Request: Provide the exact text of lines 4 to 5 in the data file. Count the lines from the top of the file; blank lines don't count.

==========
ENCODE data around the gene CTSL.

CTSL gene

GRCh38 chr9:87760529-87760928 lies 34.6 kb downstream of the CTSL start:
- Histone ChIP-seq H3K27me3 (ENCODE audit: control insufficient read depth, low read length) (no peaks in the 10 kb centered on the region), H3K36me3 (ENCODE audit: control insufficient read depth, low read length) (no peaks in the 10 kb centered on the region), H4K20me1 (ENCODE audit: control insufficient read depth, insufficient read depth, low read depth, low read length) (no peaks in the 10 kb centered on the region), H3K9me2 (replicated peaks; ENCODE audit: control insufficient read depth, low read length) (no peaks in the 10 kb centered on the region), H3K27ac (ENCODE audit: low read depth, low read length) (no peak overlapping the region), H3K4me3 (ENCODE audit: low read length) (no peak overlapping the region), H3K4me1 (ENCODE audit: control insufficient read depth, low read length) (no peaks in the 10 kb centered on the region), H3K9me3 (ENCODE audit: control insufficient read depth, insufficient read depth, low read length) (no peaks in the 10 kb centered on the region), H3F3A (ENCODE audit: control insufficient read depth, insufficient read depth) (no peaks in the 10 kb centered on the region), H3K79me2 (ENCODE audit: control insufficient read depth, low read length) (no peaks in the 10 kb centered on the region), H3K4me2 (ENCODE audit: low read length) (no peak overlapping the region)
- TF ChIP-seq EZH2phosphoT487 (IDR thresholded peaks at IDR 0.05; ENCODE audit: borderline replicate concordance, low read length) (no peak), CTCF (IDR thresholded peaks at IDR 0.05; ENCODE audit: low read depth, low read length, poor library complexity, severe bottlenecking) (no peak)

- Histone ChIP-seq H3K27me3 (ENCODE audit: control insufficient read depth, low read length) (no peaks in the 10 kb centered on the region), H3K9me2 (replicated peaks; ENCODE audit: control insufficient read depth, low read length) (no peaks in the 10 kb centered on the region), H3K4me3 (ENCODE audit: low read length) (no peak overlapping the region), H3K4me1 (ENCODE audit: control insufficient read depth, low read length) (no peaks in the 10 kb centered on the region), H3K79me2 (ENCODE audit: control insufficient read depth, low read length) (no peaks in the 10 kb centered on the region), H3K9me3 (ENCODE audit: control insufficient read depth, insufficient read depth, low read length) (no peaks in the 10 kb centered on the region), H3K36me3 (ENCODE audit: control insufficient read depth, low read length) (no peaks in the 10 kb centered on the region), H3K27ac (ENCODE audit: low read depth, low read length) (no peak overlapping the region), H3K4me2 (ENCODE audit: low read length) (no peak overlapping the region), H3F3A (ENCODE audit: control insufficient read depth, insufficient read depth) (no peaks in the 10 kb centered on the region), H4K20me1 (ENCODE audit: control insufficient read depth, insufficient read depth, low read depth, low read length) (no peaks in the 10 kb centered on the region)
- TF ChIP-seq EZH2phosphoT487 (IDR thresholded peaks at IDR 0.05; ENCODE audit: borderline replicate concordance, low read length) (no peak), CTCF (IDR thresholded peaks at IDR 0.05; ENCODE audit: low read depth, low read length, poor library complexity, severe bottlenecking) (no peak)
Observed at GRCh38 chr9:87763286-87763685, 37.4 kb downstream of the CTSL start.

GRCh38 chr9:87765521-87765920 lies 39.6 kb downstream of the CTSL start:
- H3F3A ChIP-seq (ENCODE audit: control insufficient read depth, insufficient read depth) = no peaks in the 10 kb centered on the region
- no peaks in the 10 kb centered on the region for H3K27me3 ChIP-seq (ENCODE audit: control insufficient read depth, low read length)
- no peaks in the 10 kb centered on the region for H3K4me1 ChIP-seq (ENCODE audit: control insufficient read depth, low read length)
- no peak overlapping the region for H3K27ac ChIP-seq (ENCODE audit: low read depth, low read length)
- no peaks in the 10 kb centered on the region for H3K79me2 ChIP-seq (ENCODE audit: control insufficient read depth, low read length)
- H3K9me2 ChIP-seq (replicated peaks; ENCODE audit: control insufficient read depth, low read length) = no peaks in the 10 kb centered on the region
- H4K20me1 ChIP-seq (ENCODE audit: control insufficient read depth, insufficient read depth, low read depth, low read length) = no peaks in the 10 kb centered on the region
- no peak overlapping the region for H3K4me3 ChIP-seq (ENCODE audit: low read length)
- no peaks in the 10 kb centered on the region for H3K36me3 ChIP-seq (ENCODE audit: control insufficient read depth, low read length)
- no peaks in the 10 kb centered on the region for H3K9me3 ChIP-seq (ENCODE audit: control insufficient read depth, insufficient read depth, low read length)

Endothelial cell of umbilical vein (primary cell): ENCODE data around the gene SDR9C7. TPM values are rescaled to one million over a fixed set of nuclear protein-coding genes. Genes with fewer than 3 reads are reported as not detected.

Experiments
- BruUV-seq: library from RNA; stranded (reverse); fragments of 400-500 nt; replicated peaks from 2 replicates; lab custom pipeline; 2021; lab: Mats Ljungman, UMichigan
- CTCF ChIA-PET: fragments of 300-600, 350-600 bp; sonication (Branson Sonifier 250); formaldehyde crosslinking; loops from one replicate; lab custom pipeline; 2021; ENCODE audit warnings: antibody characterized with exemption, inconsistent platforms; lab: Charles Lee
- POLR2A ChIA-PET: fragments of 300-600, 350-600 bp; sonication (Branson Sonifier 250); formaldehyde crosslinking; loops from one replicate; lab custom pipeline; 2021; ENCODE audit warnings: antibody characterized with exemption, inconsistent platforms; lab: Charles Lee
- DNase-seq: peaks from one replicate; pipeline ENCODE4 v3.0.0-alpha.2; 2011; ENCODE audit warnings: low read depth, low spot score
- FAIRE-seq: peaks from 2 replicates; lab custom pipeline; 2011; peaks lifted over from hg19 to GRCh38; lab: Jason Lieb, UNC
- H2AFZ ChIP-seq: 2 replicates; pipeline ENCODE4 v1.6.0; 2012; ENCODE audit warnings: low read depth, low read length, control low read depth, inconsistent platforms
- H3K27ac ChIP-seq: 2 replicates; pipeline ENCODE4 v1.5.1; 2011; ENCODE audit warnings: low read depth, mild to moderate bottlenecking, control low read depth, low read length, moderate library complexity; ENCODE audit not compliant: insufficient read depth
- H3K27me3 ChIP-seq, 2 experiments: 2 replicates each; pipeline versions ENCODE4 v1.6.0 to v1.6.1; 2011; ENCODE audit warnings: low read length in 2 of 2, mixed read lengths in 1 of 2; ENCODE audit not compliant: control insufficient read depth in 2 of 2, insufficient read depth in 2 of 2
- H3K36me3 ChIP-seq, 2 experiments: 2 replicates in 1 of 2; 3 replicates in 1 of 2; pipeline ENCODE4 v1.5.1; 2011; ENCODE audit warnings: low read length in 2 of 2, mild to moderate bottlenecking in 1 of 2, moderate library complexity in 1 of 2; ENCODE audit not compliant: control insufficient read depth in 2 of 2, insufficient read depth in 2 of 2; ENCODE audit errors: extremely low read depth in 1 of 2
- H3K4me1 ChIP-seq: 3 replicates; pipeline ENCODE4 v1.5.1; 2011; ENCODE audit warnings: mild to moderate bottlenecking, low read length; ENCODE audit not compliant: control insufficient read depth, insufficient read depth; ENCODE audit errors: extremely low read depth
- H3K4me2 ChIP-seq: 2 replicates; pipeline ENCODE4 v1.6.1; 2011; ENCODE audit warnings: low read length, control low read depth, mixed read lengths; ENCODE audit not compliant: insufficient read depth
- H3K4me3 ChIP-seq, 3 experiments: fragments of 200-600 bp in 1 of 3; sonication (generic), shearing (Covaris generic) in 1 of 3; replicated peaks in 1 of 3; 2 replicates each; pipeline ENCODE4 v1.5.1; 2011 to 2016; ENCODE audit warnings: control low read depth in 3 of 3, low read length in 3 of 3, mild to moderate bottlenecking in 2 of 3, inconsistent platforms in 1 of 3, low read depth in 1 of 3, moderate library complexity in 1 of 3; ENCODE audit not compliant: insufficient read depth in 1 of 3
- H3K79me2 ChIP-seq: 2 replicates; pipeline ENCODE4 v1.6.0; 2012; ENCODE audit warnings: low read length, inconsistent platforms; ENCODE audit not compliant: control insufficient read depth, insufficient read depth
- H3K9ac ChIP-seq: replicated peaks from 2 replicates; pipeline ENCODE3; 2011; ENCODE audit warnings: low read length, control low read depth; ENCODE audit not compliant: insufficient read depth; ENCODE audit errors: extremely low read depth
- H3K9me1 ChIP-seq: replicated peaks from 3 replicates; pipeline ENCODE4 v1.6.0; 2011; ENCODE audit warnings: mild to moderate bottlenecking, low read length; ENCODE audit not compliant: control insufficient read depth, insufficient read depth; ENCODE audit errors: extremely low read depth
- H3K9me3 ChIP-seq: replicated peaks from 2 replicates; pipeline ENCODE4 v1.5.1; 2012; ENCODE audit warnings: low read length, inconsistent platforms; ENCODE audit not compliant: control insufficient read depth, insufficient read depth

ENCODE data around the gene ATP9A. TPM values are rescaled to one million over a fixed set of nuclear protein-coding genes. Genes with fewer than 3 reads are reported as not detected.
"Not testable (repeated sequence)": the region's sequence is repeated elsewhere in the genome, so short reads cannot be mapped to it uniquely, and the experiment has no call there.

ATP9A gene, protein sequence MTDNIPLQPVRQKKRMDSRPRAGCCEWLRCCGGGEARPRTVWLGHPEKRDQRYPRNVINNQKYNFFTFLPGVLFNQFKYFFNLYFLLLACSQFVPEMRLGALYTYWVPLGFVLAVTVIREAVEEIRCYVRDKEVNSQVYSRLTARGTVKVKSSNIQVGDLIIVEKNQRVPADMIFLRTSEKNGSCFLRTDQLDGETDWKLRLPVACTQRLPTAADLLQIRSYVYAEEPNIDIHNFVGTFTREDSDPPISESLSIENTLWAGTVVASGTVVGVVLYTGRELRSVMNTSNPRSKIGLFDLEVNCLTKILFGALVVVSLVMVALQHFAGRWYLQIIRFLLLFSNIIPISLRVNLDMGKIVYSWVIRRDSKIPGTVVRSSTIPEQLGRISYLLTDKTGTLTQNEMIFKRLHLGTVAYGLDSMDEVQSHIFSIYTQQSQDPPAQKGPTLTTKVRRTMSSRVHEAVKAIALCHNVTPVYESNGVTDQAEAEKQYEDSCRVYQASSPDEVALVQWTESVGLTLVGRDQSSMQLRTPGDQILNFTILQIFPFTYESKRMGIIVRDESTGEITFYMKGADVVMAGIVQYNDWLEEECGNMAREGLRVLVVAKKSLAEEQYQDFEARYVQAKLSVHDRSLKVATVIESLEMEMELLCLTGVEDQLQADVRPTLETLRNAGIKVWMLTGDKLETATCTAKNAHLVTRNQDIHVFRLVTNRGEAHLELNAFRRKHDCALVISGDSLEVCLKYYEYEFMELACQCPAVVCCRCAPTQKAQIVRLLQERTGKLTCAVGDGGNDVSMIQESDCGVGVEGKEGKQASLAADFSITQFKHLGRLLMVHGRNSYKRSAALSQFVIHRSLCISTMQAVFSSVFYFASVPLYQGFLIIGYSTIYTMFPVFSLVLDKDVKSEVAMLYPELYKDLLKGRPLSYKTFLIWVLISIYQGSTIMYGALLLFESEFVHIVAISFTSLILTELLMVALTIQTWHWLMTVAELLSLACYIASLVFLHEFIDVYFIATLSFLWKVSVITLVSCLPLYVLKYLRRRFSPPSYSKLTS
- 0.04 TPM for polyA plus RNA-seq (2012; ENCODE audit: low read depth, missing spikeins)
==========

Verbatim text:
- Histone ChIP-seq H3K27me3 (ENCODE audit: control insufficient read depth, low read length) (no peaks in the 10 kb centered on the region), H3K36me3 (ENCODE audit: control insufficient read depth, low read length) (no peaks in the 10 kb centered on the region), H4K20me1 (ENCODE audit: control insufficient read depth, insufficient read depth, low read depth, low read length) (no peaks in the 10 kb centered on the region), H3K9me2 (replicated peaks; ENCODE audit: control insufficient read depth, low read length) (no peaks in the 10 kb centered on the region), H3K27ac (ENCODE audit: low read depth, low read length) (no peak overlapping the region), H3K4me3 (ENCODE audit: low read length) (no peak overlapping the region), H3K4me1 (ENCODE audit: control insufficient read depth, low read length) (no peaks in the 10 kb centered on the region), H3K9me3 (ENCODE audit: control insufficient read depth, insufficient read depth, low read length) (no peaks in the 10 kb centered on the region), H3F3A (ENCODE audit: control insufficient read depth, insufficient read depth) (no peaks in the 10 kb centered on the region), H3K79me2 (ENCODE audit: control insufficient read depth, low read length) (no peaks in the 10 kb centered on the region), H3K4me2 (ENCODE audit: low read length) (no peak overlapping the region)
- TF ChIP-seq EZH2phosphoT487 (IDR thresholded peaks at IDR 0.05; ENCODE audit: borderline replicate concordance, low read length) (no peak), CTCF (IDR thresholded peaks at IDR 0.05; ENCODE audit: low read depth, low read length, poor library complexity, severe bottlenecking) (no peak)